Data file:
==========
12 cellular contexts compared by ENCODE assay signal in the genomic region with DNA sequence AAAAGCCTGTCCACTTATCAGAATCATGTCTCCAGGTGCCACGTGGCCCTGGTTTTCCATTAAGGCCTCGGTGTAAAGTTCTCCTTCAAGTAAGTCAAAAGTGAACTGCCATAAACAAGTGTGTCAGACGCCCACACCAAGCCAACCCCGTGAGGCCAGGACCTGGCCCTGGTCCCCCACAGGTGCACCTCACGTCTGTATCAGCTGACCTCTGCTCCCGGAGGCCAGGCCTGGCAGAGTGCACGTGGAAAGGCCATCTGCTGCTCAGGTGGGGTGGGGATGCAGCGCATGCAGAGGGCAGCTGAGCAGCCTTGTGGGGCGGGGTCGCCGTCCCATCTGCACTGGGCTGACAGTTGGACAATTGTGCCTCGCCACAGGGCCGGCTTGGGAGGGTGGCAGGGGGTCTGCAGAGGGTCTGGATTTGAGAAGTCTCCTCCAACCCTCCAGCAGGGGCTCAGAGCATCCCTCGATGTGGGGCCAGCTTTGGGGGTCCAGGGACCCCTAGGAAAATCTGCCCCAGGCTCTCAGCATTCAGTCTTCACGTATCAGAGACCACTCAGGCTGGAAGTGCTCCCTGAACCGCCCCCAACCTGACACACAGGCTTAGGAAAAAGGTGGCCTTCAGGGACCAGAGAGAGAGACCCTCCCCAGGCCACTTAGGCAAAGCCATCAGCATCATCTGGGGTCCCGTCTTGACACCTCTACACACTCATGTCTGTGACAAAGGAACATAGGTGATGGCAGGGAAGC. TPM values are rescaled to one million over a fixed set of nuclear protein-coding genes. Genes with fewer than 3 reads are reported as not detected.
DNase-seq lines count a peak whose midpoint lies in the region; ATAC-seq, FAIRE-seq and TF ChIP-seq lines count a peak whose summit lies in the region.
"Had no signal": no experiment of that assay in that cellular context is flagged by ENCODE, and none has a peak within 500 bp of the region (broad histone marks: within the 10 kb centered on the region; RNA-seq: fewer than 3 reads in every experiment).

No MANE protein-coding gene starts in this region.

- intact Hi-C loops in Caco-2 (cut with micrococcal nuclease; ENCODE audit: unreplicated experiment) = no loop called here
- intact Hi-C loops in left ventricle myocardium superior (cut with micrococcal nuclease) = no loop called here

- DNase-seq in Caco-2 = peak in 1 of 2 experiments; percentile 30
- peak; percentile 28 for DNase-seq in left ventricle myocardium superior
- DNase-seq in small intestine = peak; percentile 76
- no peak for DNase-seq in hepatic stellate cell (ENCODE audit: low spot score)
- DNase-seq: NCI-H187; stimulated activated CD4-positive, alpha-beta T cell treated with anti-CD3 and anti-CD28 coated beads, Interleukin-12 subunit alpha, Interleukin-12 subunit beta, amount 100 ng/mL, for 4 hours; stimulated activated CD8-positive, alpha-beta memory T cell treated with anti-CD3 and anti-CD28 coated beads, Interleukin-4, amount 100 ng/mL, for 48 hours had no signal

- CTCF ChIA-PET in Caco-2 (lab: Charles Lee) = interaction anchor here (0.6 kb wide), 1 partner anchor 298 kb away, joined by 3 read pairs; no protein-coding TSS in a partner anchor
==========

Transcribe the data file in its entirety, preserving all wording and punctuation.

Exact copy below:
12 cellular contexts compared by ENCODE assay signal in the genomic region with DNA sequence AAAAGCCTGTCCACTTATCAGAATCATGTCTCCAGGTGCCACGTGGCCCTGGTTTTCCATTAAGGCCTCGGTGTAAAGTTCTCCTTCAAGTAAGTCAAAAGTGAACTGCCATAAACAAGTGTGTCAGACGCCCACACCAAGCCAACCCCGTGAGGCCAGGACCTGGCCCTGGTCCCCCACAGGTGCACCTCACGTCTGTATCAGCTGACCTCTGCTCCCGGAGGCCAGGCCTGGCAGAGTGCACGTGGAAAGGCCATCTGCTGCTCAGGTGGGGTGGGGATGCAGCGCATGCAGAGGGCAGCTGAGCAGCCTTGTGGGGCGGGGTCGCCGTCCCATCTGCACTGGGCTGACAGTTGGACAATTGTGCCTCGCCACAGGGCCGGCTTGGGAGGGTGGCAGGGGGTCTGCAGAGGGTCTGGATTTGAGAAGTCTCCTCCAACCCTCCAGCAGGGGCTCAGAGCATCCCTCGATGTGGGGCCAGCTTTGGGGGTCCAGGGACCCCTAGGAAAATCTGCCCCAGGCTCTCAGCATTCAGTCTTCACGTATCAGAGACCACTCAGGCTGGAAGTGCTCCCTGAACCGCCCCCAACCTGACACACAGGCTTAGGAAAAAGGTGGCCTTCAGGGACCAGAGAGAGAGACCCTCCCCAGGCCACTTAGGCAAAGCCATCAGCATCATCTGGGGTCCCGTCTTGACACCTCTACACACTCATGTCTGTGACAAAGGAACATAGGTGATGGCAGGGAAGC. TPM values are rescaled to one million over a fixed set of nuclear protein-coding genes. Genes with fewer than 3 reads are reported as not detected.
DNase-seq lines count a peak whose midpoint lies in the region; ATAC-seq, FAIRE-seq and TF ChIP-seq lines count a peak whose summit lies in the region.
"Had no signal": no experiment of that assay in that cellular context is flagged by ENCODE, and none has a peak within 500 bp of the region (broad histone marks: within the 10 kb centered on the region; RNA-seq: fewer than 3 reads in every experiment).

No MANE protein-coding gene starts in this region.

- intact Hi-C loops in Caco-2 (cut with micrococcal nuclease; ENCODE audit: unreplicated experiment) = no loop called here
- intact Hi-C loops in left ventricle myocardium superior (cut with micrococcal nuclease) = no loop called here

- DNase-seq in Caco-2 = peak in 1 of 2 experiments; percentile 30
- peak; percentile 28 for DNase-seq in left ventricle myocardium superior
- DNase-seq in small intestine = peak; percentile 76
- no peak for DNase-seq in hepatic stellate cell (ENCODE audit: low spot score)
- DNase-seq: NCI-H187; stimulated activated CD4-positive, alpha-beta T cell treated with anti-CD3 and anti-CD28 coated beads, Interleukin-12 subunit alpha, Interleukin-12 subunit beta, amount 100 ng/mL, for 4 hours; stimulated activated CD8-positive, alpha-beta memory T cell treated with anti-CD3 and anti-CD28 coated beads, Interleukin-4, amount 100 ng/mL, for 48 hours had no signal

- CTCF ChIA-PET in Caco-2 (lab: Charles Lee) = interaction anchor here (0.6 kb wide), 1 partner anchor 298 kb away, joined by 3 read pairs; no protein-coding TSS in a partner anchor